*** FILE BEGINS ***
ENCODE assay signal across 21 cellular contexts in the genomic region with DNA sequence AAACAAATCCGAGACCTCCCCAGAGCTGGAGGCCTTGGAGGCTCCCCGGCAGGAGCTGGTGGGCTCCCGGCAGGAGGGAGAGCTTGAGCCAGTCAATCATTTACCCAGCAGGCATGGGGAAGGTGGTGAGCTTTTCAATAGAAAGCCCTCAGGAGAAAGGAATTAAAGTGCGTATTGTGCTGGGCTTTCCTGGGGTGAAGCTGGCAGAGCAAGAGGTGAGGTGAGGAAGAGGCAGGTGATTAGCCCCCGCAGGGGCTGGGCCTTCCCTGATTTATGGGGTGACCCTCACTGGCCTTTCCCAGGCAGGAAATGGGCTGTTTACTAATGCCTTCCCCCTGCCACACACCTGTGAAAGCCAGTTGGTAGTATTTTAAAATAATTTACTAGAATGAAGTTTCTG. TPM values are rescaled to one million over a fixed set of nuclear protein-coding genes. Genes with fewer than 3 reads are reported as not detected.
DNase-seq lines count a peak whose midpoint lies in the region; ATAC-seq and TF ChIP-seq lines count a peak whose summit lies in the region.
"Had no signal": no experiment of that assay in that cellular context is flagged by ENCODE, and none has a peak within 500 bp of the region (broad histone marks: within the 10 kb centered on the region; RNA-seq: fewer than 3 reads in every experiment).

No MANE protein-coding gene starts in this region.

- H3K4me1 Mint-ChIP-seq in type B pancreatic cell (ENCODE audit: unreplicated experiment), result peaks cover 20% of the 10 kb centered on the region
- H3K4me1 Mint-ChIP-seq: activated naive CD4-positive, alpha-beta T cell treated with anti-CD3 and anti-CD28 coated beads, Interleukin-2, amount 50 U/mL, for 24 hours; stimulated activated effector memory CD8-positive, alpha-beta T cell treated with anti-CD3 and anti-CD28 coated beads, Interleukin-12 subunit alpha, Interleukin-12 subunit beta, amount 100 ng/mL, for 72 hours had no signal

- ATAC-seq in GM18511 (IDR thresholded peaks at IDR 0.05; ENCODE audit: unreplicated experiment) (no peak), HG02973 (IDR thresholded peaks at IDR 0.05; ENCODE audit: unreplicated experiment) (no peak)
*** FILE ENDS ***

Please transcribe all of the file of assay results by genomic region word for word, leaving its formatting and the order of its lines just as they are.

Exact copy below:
ENCODE assay signal across 21 cellular contexts in the genomic region with DNA sequence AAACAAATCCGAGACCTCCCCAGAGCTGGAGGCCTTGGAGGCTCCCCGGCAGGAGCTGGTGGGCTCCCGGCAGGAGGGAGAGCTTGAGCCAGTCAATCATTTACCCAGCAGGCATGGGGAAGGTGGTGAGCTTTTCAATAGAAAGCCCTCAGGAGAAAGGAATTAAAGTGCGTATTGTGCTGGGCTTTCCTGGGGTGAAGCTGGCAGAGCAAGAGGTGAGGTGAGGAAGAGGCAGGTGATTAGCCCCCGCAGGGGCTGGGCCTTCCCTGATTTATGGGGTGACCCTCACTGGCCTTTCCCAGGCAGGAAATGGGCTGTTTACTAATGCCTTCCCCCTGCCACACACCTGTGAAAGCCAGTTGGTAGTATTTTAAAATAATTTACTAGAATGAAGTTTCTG. TPM values are rescaled to one million over a fixed set of nuclear protein-coding genes. Genes with fewer than 3 reads are reported as not detected.
DNase-seq lines count a peak whose midpoint lies in the region; ATAC-seq and TF ChIP-seq lines count a peak whose summit lies in the region.
"Had no signal": no experiment of that assay in that cellular context is flagged by ENCODE, and none has a peak within 500 bp of the region (broad histone marks: within the 10 kb centered on the region; RNA-seq: fewer than 3 reads in every experiment).

No MANE protein-coding gene starts in this region.

- H3K4me1 Mint-ChIP-seq in type B pancreatic cell (ENCODE audit: unreplicated experiment), result peaks cover 20% of the 10 kb centered on the region
- H3K4me1 Mint-ChIP-seq: activated naive CD4-positive, alpha-beta T cell treated with anti-CD3 and anti-CD28 coated beads, Interleukin-2, amount 50 U/mL, for 24 hours; stimulated activated effector memory CD8-positive, alpha-beta T cell treated with anti-CD3 and anti-CD28 coated beads, Interleukin-12 subunit alpha, Interleukin-12 subunit beta, amount 100 ng/mL, for 72 hours had no signal

- ATAC-seq in GM18511 (IDR thresholded peaks at IDR 0.05; ENCODE audit: unreplicated experiment) (no peak), HG02973 (IDR thresholded peaks at IDR 0.05; ENCODE audit: unreplicated experiment) (no peak)